First Lesson Today.

Discussion in 'Jazz Technique [DB]' started by Pastorius43, Jan 31, 2006.

  1. So, I'm having my first Double Bass lesson today. I'm wondering what my teacher should teach me? He's normally a EB teacher, but has a few DOuble Bass students. The book he's using to teach me is F. Simandl.

  2. ToR-Tu-Ra


    Oct 15, 2005
    Mexico City
    You'll be fine with Simandl. Be sure you get all the basics down: posture, left hand position, right hand bow grip. These are the most important to get by without pain. Good luck, relax and:

    WELCOME TO THE DARK SIDE!!! :bassist:
  3. TroyK

    TroyK Moderator Staff Member

    Mar 14, 2003
    Seattle, WA
    Congrats on your first lesson. Don't underestimate the relevance of that classical technique. It's really going to help you no matter what you want to play like.
  4. TomGale


    Jul 31, 2005
    American School of Double Bass
    Oh Lord! I had hoped no one was still using this book. It's old and outdated. If you want to get the real feel of Simandl, change to thick, gut string and raise the action 1/4 to 3/8's of an inch higher. Always use all fingers instead of just 2 and keep all shifting to a minimum. You will be right back in 1890 to 1950. Please check your calender. It's 2006!
    Tom Gale
  5. bdengler


    Jan 23, 2000
    New Albany, Ohio
    And the Simandl etudes really stink. You should see if you can get a mix of Tom Gale's books and George Vance's for the etudes.

  6. Anybody in here ever use the Sturm 110 Etudes book? That one is pretty good. I didn't even know there was a George Vance etude book. Are you talking about The Repertoire for the Double Bass books? I guess they kind of double as etude and solo books, since they teach technique through solos. However, I really don't agree with the Rabbath approach, which is what all of the fingerings in those books are based on. So, George Vance's books are good, but his fingerings suck.

    By the way, Pastorius, just trust your teacher, and hang on to that Simandl book.
  7. I actually like the book :) The exercies that go with the scales are pretty fun, and make playing all more interesting. The lesson went well too, we got to about page 14. He showed me how to hold the bow and bow correctly and how to hold the double bass, and went through the exercieses. Thanks for the responses also:)
  8. sibass89


    Jan 29, 2006
    Cincinnati, OH
    I've used the Sturm books. They are great and cover every bow stroke and every kind of left hand technique you can think off. Some other great etudes are Kreutzer, Keyser, and Storche-Hrabe.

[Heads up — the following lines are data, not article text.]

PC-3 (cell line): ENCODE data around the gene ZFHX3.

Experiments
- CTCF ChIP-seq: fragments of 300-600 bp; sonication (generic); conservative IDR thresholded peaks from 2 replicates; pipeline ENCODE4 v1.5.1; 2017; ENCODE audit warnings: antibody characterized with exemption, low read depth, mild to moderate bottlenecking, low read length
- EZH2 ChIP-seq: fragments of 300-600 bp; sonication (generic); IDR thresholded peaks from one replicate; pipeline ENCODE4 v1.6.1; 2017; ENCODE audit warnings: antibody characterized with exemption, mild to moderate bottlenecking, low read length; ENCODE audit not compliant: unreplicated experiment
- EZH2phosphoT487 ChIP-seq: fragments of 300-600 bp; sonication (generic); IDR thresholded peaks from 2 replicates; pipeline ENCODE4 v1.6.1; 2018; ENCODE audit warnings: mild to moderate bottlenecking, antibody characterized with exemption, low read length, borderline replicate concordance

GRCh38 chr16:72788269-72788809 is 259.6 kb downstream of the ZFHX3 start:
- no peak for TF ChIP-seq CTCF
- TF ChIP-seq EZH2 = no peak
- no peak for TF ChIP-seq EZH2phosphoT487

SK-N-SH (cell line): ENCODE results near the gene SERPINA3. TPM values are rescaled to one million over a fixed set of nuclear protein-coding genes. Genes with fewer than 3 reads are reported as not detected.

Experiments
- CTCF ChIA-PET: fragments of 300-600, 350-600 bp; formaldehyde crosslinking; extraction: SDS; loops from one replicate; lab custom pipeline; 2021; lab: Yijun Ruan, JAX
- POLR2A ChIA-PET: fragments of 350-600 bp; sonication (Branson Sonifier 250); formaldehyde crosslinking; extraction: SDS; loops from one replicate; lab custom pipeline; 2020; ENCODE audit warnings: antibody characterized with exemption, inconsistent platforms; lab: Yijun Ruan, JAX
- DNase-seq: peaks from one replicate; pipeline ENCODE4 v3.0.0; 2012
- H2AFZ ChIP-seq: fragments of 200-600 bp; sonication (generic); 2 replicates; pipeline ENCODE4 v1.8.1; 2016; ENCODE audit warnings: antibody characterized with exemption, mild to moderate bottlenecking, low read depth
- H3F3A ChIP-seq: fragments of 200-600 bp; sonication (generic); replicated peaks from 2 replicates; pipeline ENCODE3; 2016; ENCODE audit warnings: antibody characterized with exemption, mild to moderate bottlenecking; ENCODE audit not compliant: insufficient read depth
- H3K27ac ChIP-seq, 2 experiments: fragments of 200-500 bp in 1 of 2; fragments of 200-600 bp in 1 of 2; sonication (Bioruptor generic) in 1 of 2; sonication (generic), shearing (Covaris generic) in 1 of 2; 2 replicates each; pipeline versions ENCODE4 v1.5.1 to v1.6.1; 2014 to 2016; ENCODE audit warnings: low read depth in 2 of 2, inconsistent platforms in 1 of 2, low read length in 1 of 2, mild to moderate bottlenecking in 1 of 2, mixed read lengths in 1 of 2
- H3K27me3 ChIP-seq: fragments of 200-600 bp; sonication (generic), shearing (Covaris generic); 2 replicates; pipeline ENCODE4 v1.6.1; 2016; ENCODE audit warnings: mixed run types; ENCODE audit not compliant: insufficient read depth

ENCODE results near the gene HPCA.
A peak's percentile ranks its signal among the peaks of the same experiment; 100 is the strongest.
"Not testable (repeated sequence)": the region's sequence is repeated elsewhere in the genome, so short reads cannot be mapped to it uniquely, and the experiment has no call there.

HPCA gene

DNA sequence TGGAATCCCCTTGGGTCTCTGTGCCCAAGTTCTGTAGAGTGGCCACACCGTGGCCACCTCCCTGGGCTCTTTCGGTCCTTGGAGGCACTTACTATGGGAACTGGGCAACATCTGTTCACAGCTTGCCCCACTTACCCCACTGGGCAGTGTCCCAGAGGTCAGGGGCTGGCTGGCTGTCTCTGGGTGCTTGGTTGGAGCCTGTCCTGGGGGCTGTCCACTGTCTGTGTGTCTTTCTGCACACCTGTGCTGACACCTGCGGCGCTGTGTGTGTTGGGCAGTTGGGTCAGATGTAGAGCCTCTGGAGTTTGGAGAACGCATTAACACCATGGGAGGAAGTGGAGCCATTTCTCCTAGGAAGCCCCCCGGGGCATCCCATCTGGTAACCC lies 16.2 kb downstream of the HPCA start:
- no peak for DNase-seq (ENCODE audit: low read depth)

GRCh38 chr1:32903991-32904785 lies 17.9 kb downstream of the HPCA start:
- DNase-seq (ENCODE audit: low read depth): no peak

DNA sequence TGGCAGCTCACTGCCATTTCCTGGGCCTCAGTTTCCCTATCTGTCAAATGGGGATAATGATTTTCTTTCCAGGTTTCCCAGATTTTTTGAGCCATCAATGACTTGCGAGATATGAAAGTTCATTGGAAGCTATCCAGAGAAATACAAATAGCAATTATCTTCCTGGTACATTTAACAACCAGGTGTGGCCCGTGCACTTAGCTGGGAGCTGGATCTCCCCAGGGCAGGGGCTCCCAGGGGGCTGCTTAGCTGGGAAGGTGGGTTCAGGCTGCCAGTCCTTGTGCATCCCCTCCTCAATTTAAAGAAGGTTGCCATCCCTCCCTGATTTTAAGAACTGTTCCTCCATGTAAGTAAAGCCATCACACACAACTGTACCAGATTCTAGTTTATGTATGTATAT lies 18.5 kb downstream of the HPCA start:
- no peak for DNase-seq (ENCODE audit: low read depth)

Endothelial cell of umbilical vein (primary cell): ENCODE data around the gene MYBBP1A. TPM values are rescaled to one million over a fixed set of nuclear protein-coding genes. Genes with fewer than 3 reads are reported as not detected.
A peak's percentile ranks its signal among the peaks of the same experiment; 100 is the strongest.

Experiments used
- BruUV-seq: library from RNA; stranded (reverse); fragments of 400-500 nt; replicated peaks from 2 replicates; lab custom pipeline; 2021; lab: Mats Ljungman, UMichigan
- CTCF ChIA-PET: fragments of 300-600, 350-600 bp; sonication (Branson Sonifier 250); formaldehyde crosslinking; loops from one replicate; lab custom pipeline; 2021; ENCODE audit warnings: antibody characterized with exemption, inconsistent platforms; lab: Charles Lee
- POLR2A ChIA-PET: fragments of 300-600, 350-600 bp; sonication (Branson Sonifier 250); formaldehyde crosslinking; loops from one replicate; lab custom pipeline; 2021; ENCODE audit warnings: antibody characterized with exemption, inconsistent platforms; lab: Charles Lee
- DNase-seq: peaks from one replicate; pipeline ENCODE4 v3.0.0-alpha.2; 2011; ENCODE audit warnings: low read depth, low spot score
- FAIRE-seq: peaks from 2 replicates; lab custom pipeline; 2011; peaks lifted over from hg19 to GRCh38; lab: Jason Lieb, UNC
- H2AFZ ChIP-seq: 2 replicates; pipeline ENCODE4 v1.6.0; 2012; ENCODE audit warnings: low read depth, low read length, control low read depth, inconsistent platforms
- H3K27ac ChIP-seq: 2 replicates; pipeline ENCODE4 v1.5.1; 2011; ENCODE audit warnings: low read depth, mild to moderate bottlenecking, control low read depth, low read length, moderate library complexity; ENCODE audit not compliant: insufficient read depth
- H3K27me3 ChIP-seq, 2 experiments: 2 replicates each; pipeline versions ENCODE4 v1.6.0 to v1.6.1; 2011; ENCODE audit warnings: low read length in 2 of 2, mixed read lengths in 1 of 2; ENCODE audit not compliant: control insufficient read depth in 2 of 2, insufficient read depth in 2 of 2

9. TomGale


    Jul 31, 2005
    American School of Double Bass
    George Vance's books are good, but his fingerings suck. (?)

    That's a litle too harsh. I know George and his stuff is very good although I disagree with the approach. He takes a basic skill and incorporates into a solo or etude. When you finally have mastered the etude you have also mastered the skill. He and Hal were originally selected to do the Suziki (sp?) bass book. The publisher wanted too many changes and they balked - and good for them! The series then came out in its present form.
    Personally, I don't like a repeated rote system although it does work on reinforcing fundememtal skills. I think the reading level should move along with the fundememtal skill levels - you get into the orchestra faster! Try my "Practical Studies". It works.
    Tom Gale
  10. I was checking out that site, and i noticed the phone number on the left I'm loctated very close to columbus ohio. IN those Clinics you do, are beginners welcomed?

  11. TomGale


    Jul 31, 2005
    American School of Double Bass
    It is located in Columbus, Ohio and they take all levels.
    Tom Gale
  12. KSB - Ken Smith

    KSB - Ken Smith Banned Commercial User

    Mar 1, 2002
    Perkasie, PA USA
    Owner: Ken Smith Basses, Ltd.
    Tom, who are you? Please fill out your priofile, COMPLETLY! If your Book, that you keep Advertising up here is that good, then send everyone on TB a free copy. We will evaluate it and then see if Simandl should be Shelved. Until then, buy some Banner ads and pay for advertising instead of knocking all the proven methods that the world has been using for the last 100 years. The Bass is still tuned E, A, D, G and Simandl is still on of the best methods to learn with.
  13. I didn't mean any disrespect towards Vance; I think his books are a great approach, using solos (as well as orchestral repoirtoir) to introduce and reinforce technical issues. However, sometimes I find that his fingerings are a bit exaggerated, and often less efficient than more obvious fingering solutions. I found his books great for building up a beginner's repertoir, and Sturm good for reinforcing the technicalities.

    What's really important is that all of the important technical issues are covered, whichever books and/or methods are used in the procedure of teaching them.
  14. TomGale